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Millennials Register to Vote in Record Numbers

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With less than a month to the Nov. 6 general election, Oct. 9 marked a busy voter registration day across the United States. Pop singer Taylor Swift’s Instagram post to encourage her fans to register to vote could be the push millennials need to get engaged in politics.

Vote.org reported that 65,000 voters between the ages of 18 to 29 registered to vote in the 24 hours after the singer’s Instagram post on Oct. 7. That number rose to 102,000 by noon Tuesday. Swift’s Instagram post to her 112 million fans also might have caused Vote.org’s web traffic to increase ten fold.

Swift said in her post, “In the past I’ve been reluctant to publicly voice my political opinions, but due to several events in my life and in the world in the past two years, I feel very differently about that now. I always have and always will cast my vote based on which candidate will protect and fight for the human rights I believe we all deserve in this country. I believe in the fight for LGBTQ rights, and that any form of discrimination based on sexual orientation or gender is WRONG. I believe that the systemic racism we still see in this country towards people of color is terrifying, sickening and prevalent.”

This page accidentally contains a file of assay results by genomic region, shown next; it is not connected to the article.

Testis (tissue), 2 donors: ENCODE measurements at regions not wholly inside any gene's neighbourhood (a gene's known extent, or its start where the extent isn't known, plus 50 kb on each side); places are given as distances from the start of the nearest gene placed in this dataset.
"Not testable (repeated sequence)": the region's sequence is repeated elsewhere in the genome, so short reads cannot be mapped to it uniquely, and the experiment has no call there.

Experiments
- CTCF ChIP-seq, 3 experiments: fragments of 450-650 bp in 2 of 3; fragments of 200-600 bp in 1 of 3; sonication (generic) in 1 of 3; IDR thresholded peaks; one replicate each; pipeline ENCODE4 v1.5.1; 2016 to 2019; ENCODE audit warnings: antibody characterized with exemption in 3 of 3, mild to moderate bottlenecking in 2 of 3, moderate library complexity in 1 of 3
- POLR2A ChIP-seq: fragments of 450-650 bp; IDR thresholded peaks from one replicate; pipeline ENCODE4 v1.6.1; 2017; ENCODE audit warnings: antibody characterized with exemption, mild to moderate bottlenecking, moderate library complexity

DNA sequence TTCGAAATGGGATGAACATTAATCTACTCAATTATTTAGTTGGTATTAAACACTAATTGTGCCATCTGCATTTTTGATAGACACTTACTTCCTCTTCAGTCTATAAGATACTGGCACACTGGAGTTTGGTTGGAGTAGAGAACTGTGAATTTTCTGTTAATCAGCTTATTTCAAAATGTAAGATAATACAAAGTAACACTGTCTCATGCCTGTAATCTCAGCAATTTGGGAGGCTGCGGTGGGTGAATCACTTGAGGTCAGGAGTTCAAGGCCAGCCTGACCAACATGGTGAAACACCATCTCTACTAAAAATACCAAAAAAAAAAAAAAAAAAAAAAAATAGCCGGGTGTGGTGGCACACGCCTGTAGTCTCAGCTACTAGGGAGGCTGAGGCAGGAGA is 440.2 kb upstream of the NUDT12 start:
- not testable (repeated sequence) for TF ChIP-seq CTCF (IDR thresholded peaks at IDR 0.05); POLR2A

Locally, Bexar County Elections Department had extended hours on Oct. 9 to prepare for the influx of new voter applications. As of Tuesday, Bexar County had 1,092,734 registered voters, at least 40,000 more voters than the last election.

Early voting for the general election starts Monday, Oct. 22 and goes through Friday, Nov. 2 from 8 am to 6 pm Monday through Friday and noon to 6 pm on the weekends.

 

 

 

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The Fight of His Life

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Not to be confused with the late Elija Cummings, United States House of Representative for Maryland’s 7th Congressional District and civil rights advocate, Georgia Congressman and Civil Rights icon John Lewis recently announced that he has been diagnosed with stage 4 pancreatic cancer. 

Lewis, 79, has served in Congress since 1986, representing Georgia’ 5th Congressional District.  Celebrated for his fight for civil rights, Lewis is also recognized for joining forces and marching alongside Dr. Martin Luther King, Jr. in 1965 to lead a voting rights march out of Selma, Alabama.

Lewis doesn’t plan on giving up now.  Realizing he will have to miss work and maybe even a few important key votes, he knows he is in the fight of his life with hopes of getting back to the front of the battle lines soon.

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Another Black Congressman Gone

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Rep. Elijah Cummings Dead at 68

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